Is this a metaphor?

In Uncategorized on February 15, 2011 at 4:57 pm

Have you all read this piece in the recent New Yorker? Here is the big revelation that top-level Scientologists learn, once they have reached Operating Thetan III level:

“A major cause of mankind’s problems began 75 million years ago,” the Times wrote, when the planet Earth, then called Teegeeack, was part of a confederation of ninety planets under the leadership of a despotic ruler named Xenu. “Then, as now, the materials state, the chief problem was overpopulation.” Xenu decided “to take radical measures.” The documents explained that surplus beings were transported to volcanoes on Earth. “The documents state that H-bombs far more powerful than any in existence today were dropped on these volcanoes, destroying the people but freeing their spirits—called thetans—which attached themselves to one another in clusters.” Those spirits were “trapped in a compound of frozen alcohol and glycol,” then “implanted” with “the seed of aberrant behavior.” The Times account concluded, “When people die, these clusters attach to other humans and keep perpetuating themselves.”

I especially enjoyed the description of Paul Haggis’s reaction when he was finally allowed to read this secret text:

Carrying an empty, locked briefcase, Haggis went to the Advanced Organization building in Los Angeles, where the material was held. A supervisor then handed him a folder, which Haggis put in the briefcase. He entered a study room, where he finally got to examine the secret document—a couple of pages, in Hubbard’s bold scrawl. After a few minutes, he returned to the supervisor.

“I don’t understand,” Haggis said.

“Do you know the words?” the supervisor asked.

“I know the words, I just don’t understand.”

“Go back and read it again,” the supervisor suggested.

Haggis did so. In a moment, he returned. “Is this a metaphor?” he asked the supervisor.

“No,” the supervisor responded. “It is what it is. Do the actions that are required.”

Maybe it’s an insanity test, Haggis thought—if you believe it, you’re automatically kicked out. “I sat with that for a while,” he says. But when he read it again he decided, “This is madness.”

Real talk.

Speaking of madness, I have eaten cupcakes two days in a row at work and I can tell that they were made from a mix and you know what? I don’t care. I am saying it right here, right now, sometimes canned frosting is delicious. Praise Xenu!


Cooking the Books

In books on February 13, 2011 at 7:54 pm

I really love baking and I really love books. The most recent book that I absolutely loved was Jennifer Egan’s A Visit from the Goon Squad. Egan writes with utter authority. No author anxiety or pretension poking through. She manages to set some of her writing in the future in a way that is completely believable (and scary and beautiful and heartbreaking). A friend of mine, who is an up-and-coming writer herself, sent me the video below.

Emily Gould is perhaps best known for her notorious New York Times Magazine piece on blogging for Gawker and going through an epic breakup. Her story received 1216 comments, most of them indignant. Gould now hosts a cooking/book show (she interviews authors and they make a dish together). What a great concept! You know, I like Gould’s honesty about life. I like the questions she has for the authors. Maybe I’ll read her book And the Heart Says Whatever sometime. Whatever.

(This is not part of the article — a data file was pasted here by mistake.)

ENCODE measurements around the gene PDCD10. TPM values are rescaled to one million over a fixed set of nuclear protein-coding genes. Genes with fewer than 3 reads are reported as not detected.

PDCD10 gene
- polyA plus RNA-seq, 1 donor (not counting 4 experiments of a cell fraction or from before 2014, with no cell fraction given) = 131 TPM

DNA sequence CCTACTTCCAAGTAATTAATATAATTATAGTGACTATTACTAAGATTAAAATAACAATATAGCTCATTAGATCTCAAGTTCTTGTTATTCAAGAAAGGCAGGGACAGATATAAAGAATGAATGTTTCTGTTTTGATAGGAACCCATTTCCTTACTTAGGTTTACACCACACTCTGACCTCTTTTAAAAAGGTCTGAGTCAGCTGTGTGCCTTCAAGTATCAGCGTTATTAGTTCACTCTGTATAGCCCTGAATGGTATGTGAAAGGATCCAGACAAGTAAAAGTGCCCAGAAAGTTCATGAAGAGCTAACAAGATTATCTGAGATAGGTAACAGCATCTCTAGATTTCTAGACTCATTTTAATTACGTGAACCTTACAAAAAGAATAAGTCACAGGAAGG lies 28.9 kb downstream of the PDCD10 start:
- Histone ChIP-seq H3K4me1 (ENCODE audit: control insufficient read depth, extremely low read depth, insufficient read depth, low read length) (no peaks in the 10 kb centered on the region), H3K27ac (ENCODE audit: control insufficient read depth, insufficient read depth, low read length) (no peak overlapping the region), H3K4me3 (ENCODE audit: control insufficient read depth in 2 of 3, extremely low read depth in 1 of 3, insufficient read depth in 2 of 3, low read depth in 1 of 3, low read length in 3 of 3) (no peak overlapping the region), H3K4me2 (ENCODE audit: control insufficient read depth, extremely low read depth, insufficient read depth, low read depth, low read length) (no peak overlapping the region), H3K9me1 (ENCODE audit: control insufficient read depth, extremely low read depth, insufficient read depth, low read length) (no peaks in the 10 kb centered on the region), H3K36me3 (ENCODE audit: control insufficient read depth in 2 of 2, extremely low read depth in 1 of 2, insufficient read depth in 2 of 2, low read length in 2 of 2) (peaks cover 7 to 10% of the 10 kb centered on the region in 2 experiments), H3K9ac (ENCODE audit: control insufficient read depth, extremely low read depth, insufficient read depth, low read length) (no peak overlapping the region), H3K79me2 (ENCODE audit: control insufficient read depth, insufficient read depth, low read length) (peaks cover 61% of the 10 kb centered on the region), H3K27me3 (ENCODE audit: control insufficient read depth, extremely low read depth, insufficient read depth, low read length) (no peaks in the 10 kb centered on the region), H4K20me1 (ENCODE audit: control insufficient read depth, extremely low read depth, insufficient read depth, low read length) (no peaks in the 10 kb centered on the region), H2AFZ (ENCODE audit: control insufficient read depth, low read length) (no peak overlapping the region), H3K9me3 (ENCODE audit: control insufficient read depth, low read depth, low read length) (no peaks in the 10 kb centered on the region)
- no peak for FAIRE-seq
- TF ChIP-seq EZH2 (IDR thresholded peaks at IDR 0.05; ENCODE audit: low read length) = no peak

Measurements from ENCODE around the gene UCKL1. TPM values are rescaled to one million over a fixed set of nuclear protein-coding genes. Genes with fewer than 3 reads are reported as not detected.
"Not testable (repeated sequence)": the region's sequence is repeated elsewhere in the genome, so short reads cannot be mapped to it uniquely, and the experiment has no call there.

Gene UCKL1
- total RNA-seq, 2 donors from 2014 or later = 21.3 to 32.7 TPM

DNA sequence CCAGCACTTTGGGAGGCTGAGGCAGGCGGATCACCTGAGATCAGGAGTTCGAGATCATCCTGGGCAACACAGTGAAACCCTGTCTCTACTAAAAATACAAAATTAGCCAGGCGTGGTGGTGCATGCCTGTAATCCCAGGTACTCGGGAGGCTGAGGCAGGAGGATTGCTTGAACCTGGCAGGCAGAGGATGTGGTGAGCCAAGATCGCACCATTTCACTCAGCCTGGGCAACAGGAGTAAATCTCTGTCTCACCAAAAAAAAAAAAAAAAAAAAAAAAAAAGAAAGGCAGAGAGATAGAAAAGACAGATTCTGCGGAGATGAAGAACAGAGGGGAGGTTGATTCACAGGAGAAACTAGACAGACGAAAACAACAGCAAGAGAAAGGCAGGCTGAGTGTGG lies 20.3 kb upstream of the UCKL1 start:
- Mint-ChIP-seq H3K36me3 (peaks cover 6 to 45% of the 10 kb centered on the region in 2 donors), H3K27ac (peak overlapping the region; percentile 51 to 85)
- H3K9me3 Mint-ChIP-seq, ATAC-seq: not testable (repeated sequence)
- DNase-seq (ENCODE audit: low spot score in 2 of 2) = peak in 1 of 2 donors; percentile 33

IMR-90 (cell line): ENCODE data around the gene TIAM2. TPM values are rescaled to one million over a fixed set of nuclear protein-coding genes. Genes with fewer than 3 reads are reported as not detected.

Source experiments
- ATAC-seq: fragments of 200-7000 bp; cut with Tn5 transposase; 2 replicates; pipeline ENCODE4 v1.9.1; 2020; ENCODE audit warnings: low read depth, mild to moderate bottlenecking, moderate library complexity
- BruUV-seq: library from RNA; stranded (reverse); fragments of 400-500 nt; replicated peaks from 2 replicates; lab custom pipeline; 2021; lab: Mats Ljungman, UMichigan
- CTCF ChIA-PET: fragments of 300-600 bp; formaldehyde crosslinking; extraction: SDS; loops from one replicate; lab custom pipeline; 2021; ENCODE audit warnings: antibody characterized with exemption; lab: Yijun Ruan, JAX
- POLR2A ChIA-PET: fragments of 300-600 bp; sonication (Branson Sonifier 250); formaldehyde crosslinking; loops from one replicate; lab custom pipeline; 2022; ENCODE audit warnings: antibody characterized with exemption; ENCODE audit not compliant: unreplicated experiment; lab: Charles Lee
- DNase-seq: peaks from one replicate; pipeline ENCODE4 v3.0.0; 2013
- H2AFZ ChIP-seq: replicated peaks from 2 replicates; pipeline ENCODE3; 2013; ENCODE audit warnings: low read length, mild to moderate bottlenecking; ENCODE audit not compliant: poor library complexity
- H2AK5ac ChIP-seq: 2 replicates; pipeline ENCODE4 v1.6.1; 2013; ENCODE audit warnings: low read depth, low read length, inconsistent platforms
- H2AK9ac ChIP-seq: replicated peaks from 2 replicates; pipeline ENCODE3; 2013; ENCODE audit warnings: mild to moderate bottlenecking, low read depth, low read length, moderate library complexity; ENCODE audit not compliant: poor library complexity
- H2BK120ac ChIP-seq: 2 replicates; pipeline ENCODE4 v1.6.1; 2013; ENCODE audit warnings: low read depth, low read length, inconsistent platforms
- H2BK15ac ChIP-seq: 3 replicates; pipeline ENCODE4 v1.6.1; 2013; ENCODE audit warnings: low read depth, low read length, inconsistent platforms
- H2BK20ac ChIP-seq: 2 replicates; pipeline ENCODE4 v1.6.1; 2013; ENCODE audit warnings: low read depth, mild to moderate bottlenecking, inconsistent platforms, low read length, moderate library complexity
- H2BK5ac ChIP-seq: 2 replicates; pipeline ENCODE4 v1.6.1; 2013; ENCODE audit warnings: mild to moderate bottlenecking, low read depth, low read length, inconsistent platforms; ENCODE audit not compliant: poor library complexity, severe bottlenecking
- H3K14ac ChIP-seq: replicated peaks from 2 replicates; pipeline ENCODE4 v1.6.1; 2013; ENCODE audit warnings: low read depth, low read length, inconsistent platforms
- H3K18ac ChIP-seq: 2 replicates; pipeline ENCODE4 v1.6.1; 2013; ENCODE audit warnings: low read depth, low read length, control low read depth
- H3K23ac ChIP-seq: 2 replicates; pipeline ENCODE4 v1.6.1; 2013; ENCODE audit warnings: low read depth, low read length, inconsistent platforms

Here is Jennifer Egan making macaroons with Emily Gould. I’ve never made macaroons but now I’m tempted to try.



Crash and Burn

In life, nostalgia on February 13, 2011 at 1:05 pm

It’s been a rough year and I stopped blogging for many months. I also stopped running Beatrix Cakes as a business after this summer because I simply couldn’t balance everything. My daughter became mobile and I could not chase her and make frosting at the same time. And so here are a few of the cakes I baked before I decided to close shop. Cue Boyz II Men:

King Cake

I baked this cake for a book group. They were reading A Lesson Before Dying. A king cake is meant to have a little baby Jesus figurine in it, but I chose to use an orange wedge instead. No choking!


This was a chocolate cake for a group of soccer-playing children and their parents.


This was a birthday cake I whipped up for my sister-in-law’s birthday. No frills or borders, but I sort of like this one best out of anything I’ve made.


This was a vanilla cake with chocolate frosting and tiny flowers (for an Easter celebration).


A cake for a poet and her philosophy grad student friends. View from the top:



A mocha cake for Mother’s Day.


A chocolate cake with chocolate shavings. Honestly, I don’t even remember making this cake. I hope it was tasty!

Certainly, the best part of the last year has been watching my daughter grow. Here she is with her two great grandmothers, playing with a cake ring toy from my dear friend:

And so I will try and blog more, with updates of anything interesting I have baked, books I have read, places I have traveled… you get the picture.